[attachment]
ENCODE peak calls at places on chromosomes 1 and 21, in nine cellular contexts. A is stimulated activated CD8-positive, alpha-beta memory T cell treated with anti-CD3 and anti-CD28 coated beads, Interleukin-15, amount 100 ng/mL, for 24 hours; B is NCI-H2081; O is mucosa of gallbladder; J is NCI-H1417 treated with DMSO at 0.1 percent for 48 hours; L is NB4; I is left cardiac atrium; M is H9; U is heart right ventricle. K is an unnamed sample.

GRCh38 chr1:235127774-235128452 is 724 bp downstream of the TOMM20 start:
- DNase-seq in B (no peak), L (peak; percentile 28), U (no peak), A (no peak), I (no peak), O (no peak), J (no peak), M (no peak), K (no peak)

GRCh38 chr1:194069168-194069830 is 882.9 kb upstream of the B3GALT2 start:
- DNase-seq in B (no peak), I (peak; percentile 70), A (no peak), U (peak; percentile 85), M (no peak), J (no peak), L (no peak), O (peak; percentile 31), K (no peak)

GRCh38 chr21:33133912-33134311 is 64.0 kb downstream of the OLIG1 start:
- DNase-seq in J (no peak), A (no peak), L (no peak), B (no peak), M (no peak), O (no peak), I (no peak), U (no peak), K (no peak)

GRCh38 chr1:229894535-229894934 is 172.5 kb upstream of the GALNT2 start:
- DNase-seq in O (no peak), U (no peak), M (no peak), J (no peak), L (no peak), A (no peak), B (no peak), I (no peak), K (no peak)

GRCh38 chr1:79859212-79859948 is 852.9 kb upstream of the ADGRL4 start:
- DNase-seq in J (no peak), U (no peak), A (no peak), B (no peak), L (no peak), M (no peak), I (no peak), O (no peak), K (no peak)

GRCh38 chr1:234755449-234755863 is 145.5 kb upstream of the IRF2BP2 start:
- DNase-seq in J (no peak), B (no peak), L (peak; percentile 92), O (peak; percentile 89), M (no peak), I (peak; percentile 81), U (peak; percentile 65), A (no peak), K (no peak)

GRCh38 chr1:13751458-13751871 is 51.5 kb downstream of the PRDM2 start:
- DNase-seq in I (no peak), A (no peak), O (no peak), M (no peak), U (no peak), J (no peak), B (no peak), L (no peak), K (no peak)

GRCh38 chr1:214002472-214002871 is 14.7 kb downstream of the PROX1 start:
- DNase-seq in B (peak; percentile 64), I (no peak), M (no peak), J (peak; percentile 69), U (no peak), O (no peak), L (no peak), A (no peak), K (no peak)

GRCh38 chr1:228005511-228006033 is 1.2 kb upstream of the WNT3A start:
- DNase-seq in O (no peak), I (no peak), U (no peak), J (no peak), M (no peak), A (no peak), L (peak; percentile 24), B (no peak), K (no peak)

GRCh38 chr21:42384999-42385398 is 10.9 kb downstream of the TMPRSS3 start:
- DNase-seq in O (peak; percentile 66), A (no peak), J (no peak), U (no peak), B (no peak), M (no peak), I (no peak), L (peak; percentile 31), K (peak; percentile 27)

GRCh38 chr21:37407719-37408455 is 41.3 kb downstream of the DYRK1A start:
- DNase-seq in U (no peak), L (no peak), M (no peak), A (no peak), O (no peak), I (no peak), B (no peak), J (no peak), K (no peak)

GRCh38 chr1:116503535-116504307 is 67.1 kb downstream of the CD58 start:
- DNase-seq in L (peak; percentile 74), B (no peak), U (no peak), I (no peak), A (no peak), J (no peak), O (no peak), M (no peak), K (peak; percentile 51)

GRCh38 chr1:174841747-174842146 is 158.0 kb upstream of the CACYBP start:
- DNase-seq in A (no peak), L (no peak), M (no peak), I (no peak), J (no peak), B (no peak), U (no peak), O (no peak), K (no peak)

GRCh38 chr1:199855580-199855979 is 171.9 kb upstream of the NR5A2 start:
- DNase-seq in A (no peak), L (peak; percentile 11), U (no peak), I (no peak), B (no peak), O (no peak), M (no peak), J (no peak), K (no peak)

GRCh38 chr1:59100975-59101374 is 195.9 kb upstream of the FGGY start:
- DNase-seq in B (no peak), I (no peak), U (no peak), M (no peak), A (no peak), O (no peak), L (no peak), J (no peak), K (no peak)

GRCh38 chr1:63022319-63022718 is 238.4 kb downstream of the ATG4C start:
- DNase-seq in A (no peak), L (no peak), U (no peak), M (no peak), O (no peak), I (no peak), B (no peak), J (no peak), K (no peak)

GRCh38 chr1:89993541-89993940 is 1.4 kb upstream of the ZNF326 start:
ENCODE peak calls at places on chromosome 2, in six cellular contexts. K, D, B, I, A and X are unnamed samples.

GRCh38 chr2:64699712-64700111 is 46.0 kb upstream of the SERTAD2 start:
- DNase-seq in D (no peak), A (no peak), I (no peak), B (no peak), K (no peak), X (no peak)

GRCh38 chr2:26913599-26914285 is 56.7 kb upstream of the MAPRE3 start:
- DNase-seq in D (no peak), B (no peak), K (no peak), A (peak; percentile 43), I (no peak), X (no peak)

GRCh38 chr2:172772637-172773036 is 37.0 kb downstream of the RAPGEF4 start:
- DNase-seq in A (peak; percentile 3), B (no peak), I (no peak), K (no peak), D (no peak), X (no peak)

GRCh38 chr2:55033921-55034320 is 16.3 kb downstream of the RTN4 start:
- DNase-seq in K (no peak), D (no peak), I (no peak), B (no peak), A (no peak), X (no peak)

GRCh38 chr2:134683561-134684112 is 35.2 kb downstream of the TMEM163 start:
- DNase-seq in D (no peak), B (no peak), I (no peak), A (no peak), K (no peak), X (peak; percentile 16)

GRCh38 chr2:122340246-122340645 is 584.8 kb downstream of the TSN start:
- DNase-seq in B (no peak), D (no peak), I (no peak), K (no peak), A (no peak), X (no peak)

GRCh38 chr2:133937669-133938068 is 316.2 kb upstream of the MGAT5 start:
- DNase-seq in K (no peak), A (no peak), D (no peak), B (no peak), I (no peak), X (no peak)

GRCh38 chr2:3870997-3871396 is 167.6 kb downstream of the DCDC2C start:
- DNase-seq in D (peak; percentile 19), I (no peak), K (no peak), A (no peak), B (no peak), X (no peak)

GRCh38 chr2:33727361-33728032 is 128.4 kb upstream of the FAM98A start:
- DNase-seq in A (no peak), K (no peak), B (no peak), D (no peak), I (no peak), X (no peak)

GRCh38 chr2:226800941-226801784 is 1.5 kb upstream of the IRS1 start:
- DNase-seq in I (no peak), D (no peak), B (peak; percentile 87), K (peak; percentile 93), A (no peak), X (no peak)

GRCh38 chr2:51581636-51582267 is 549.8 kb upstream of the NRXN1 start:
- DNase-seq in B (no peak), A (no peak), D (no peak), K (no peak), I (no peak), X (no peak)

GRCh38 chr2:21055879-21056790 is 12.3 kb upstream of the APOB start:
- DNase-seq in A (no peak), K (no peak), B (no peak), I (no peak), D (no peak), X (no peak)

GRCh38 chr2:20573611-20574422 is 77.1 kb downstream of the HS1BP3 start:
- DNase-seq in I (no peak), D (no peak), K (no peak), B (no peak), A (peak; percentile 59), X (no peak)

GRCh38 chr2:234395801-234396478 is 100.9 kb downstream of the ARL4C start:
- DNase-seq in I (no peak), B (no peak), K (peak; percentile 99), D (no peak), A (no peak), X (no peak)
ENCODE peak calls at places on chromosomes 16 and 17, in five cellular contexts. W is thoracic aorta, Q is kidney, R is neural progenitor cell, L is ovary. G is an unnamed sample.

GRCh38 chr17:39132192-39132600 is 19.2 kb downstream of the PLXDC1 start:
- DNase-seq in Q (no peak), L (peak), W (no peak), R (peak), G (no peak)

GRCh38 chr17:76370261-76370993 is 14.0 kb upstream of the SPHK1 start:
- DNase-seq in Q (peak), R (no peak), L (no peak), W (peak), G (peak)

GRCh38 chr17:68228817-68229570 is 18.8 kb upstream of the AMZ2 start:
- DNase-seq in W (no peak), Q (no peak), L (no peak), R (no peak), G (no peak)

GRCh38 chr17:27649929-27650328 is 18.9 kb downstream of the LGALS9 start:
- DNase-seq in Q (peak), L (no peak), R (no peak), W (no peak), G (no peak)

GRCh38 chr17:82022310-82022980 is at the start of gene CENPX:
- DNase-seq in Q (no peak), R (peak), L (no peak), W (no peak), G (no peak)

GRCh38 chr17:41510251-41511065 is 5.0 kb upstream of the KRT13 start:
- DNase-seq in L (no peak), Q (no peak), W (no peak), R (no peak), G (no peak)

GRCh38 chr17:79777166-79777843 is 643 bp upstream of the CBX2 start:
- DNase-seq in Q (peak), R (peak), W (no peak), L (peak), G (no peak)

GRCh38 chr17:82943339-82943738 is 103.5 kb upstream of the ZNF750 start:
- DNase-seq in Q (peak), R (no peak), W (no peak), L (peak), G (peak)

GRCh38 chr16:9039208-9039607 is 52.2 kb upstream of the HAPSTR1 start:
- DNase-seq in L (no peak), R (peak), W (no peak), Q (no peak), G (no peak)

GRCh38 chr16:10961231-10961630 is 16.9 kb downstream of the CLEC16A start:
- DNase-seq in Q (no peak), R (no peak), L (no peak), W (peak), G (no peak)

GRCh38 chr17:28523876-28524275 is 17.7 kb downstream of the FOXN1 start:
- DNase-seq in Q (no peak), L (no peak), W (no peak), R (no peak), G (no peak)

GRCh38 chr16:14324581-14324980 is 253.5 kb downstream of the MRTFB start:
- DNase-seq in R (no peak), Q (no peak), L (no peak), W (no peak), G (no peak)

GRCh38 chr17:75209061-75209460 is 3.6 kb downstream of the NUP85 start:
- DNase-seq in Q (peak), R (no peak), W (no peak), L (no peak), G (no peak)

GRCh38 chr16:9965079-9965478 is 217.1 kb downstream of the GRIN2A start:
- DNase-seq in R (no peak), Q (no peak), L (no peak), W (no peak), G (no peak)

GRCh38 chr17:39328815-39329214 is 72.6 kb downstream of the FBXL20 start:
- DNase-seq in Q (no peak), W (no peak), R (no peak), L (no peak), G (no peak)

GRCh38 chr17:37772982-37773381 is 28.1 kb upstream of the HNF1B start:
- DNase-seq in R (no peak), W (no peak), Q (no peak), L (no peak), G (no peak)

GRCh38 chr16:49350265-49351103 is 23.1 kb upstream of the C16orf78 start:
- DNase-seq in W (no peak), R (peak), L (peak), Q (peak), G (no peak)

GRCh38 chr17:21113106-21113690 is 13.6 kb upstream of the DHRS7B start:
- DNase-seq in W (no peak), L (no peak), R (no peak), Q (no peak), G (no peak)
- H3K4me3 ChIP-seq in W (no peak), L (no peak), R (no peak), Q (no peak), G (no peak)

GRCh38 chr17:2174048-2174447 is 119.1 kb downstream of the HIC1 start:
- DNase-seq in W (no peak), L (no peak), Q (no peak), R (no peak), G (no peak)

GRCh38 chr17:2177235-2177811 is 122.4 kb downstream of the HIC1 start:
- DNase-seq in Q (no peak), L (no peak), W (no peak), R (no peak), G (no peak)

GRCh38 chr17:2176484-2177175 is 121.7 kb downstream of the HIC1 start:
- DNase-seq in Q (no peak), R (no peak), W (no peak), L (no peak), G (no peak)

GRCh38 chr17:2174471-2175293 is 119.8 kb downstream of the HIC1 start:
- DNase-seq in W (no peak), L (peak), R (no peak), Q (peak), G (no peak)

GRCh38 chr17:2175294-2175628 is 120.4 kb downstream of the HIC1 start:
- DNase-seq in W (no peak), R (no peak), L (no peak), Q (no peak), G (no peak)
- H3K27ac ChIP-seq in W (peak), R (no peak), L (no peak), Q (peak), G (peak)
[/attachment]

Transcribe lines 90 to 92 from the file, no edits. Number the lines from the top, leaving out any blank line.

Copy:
- DNase-seq in Q (peak), R (no peak), W (no peak), L (no peak), G (no peak)

GRCh38 chr16:9965079-9965478 is 217.1 kb downstream of the GRIN2A start:
- DNase-seq in R (no peak), Q (no peak), L (no peak), W (no peak), G (no peak)